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From Mme Martin to Mme Guérin CF 57 - July 19, 1870.

 

From Mme Martin to Mme Guérin

July 19, 1870

I was in Le Mans on July 2 for Marie’s second Solemn Communion. How happy I was to see my dear oldest daughters! Both of them have changed quite a bit. Their teachers are very pleased with them. When the new school year starts, I’d like to send Léonie with them, but I had the misfortune of speaking of the little one’s character in a letter, and the Mother Superior doesn’t want her anymore. In a way, I’m not upset because I don’t think they would have kept her. It’s better to wait another year so she can develop more. She’s very sweet at heart, but in spite of this, we have difficulty making her obey.

Little Céline has been very uncomfortable for the last two weeks because of her teeth. Two have broken through, and the others are ready to come out. Except for that, she’s doing well and running around like a little rabbit. It’s funny to see her take all her little precautions in order not to fall. She’s very cute and very intelligent.

On the Feast of Corpus Christi, she wore, for the first time, the charming dress her godmother gave her. If you knew how good it looked on her! Everyone was admiring her, and I assure you, I was proud of my daughter. She wore a pretty white-feathered hat with it. In a word, everything was beautiful. We’ve taken to dressing her in white. She doesn’t go out anymore unless she’s wearing a white dress, very simple, but she’s so beautiful that way! I never dressed my other children so well.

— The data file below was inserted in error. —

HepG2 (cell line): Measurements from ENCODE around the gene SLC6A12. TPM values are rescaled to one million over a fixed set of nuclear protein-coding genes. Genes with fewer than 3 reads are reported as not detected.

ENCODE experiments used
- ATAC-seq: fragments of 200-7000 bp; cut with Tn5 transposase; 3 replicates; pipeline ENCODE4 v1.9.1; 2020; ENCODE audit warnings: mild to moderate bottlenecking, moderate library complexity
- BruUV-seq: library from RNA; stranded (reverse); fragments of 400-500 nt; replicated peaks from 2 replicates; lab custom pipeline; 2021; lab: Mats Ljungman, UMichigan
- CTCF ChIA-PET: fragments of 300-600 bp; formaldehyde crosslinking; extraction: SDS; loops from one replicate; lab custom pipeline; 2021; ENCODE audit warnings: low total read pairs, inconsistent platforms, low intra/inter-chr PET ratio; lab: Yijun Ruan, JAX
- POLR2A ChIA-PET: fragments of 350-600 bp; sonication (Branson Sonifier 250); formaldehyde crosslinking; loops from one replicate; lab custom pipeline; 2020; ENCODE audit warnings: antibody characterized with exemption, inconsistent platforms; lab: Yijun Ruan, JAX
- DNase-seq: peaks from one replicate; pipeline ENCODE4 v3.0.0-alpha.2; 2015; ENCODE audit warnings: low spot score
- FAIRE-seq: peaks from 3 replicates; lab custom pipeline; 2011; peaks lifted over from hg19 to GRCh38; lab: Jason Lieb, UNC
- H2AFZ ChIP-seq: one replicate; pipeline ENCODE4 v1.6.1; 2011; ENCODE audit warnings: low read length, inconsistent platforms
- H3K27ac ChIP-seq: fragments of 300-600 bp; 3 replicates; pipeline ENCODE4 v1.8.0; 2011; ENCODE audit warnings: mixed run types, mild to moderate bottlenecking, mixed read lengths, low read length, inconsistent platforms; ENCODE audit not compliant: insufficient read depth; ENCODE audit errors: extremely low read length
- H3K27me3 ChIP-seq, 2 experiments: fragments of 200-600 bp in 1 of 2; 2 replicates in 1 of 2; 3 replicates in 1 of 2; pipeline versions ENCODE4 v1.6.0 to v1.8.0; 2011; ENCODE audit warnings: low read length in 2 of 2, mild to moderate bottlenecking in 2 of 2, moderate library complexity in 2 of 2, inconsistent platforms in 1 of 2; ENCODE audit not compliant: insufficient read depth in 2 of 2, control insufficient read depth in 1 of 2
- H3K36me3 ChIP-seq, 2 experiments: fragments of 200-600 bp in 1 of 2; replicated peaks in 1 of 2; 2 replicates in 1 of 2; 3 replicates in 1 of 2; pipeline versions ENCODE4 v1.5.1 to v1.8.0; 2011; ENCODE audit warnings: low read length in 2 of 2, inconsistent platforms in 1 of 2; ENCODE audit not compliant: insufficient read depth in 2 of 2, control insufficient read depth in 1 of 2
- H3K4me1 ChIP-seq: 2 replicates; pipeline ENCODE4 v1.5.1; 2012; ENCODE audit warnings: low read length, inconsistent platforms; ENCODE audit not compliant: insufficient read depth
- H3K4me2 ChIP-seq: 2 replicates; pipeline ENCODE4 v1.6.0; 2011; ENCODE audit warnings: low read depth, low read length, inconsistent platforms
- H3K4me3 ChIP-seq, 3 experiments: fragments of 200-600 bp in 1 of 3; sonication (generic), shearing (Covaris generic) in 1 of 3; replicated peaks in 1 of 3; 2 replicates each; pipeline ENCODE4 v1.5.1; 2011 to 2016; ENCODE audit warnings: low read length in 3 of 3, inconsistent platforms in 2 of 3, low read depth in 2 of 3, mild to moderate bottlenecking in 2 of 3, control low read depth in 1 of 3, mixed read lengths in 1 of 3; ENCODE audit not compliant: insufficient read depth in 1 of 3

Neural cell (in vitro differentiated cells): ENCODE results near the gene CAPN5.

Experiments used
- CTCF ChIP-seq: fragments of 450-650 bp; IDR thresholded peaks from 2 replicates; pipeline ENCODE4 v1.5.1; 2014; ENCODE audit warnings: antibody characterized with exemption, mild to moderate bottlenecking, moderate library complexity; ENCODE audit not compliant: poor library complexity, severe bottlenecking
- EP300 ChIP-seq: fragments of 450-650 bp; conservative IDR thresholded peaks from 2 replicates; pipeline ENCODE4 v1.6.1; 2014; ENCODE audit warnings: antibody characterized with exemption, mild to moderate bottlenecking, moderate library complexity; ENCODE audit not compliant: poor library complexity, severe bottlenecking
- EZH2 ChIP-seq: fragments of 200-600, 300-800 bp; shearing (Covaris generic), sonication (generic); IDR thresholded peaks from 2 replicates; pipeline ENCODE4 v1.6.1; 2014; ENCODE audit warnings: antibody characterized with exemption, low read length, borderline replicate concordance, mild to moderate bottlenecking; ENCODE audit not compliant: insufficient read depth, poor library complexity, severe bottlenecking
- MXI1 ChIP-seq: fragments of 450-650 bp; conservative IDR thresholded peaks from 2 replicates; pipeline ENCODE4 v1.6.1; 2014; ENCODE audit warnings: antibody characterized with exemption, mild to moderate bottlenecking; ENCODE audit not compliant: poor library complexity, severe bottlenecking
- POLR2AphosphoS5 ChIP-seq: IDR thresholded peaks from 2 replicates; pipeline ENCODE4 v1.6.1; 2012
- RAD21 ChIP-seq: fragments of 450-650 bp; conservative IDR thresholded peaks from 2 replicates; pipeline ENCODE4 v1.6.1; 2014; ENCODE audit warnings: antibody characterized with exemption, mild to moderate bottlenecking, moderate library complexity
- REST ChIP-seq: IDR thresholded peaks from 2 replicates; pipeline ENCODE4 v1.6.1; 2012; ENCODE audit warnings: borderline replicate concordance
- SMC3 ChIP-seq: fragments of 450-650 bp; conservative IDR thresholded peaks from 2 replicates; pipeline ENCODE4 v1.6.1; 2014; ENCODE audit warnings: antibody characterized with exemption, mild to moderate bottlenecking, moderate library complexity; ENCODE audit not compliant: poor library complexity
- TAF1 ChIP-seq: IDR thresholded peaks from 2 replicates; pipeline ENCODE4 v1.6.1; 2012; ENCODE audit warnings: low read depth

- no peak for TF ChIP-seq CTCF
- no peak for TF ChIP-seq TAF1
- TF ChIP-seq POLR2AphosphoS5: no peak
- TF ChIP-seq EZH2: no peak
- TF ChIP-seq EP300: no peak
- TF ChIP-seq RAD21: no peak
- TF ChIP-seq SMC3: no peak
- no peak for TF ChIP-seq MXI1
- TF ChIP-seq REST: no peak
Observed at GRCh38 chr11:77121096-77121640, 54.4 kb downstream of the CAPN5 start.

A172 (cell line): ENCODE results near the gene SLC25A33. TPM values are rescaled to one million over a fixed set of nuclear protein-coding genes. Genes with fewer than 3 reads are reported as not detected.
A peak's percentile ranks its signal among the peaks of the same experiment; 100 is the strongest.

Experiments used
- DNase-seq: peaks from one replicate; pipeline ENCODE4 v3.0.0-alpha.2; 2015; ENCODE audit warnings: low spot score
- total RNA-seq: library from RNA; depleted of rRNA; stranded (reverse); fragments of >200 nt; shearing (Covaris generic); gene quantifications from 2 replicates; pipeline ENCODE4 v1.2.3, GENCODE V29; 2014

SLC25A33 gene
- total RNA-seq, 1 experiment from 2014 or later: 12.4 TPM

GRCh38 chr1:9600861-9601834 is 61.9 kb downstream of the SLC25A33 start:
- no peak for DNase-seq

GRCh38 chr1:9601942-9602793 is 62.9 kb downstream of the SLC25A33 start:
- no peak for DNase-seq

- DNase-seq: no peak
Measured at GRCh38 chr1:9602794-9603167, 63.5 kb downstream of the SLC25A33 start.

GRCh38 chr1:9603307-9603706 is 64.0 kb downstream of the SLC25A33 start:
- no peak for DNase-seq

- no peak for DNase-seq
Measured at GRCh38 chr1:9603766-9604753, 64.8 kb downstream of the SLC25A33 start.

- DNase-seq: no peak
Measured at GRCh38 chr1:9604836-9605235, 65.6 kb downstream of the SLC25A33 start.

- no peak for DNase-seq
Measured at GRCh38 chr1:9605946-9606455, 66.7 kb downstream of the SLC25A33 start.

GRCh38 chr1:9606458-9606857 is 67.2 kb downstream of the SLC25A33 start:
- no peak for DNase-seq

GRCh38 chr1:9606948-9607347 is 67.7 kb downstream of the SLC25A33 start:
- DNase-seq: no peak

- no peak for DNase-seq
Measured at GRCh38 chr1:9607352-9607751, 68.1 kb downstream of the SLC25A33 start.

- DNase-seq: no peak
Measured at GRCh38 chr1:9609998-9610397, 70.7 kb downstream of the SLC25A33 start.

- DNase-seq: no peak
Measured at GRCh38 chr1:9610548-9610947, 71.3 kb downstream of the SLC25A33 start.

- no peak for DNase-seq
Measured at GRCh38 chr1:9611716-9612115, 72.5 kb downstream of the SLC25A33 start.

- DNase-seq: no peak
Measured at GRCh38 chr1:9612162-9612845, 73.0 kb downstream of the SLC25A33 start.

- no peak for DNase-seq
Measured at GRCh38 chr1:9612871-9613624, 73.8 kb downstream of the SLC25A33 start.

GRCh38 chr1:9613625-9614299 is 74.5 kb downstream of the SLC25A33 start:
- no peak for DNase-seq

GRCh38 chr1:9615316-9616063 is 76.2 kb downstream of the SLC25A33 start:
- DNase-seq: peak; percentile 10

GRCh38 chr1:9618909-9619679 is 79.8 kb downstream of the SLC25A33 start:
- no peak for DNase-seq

I believe I’m going to find myself without a godfather. Mademoiselle X is preoccupied with this. The poor godfather is going to fight in the war. I’m truly afraid for him. The young lady has already chosen Monsieur T in the event that there’s an accident, but that needn’t concern her. She’s going to order a blue silk dress made especially for the baptism. As a gift, she’d like to give her godchild a white cashmere baptismal cape, but I anticipated it and quickly bought the cape, which I showed her, so she doesn’t have to give anything. I believe this settles it very well, as does mama X!

I’m sure that in Lisieux, as in Alençon, people are talking about the draftees leaving for the army (the Franco-Prussian War had just begun). Monsieur Pierre Romet (a brother of Vital and Pauline Romet ) has twelve employees who are going. I’m afraid you’ll be inconvenienced because of your young people. Do you have enough of them? Be kind enough to write me back right away because I’m eager to hear your news! I don’t have time to write to you. This morning I got up at four-thirty to write this letter. What concerns me most is knowing if you have a maid. I’m afraid you may have a problem.

Isidore shouldn’t worry about my father’s estate. He’ll be given the amount he wants in January or at the end of December, and there will be no further payment. This will be quite enough to generate an income when he has the money. I don’t like it as it is, that you pay me an income.

 © Society of St. Paul / Alba House

 

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